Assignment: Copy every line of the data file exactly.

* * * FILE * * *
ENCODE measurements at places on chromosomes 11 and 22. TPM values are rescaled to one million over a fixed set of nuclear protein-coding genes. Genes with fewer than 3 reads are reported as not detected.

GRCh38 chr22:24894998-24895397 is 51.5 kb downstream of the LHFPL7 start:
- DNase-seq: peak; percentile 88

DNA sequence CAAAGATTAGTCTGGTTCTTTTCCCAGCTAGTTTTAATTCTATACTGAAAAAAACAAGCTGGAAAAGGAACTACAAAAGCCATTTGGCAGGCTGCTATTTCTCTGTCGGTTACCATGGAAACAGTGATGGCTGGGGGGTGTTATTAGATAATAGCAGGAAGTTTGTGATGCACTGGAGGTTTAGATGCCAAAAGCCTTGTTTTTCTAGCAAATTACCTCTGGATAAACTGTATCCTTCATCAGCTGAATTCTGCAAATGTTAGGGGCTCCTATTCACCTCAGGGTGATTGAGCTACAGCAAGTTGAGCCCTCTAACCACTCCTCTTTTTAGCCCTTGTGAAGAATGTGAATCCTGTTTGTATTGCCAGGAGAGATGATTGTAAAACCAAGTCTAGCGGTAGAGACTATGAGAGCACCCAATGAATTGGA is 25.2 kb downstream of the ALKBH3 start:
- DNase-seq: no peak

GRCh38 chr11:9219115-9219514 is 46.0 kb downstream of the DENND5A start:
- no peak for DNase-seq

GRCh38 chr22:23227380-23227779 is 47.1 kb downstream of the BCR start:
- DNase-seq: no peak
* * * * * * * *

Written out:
ENCODE measurements at places on chromosomes 11 and 22. TPM values are rescaled to one million over a fixed set of nuclear protein-coding genes. Genes with fewer than 3 reads are reported as not detected.

GRCh38 chr22:24894998-24895397 is 51.5 kb downstream of the LHFPL7 start:
- DNase-seq: peak; percentile 88

DNA sequence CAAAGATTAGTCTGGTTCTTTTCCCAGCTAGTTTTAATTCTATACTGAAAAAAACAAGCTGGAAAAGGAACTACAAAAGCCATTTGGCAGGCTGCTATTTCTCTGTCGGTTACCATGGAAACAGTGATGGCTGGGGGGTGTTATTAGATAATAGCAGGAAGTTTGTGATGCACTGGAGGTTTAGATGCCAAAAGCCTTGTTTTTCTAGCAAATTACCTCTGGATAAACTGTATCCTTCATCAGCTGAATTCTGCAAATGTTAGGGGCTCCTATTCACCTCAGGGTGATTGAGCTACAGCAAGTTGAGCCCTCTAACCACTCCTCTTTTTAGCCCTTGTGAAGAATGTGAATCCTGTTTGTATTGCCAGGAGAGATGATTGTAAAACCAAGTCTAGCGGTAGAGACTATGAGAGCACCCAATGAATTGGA is 25.2 kb downstream of the ALKBH3 start:
- DNase-seq: no peak

GRCh38 chr11:9219115-9219514 is 46.0 kb downstream of the DENND5A start:
- no peak for DNase-seq

GRCh38 chr22:23227380-23227779 is 47.1 kb downstream of the BCR start:
- DNase-seq: no peak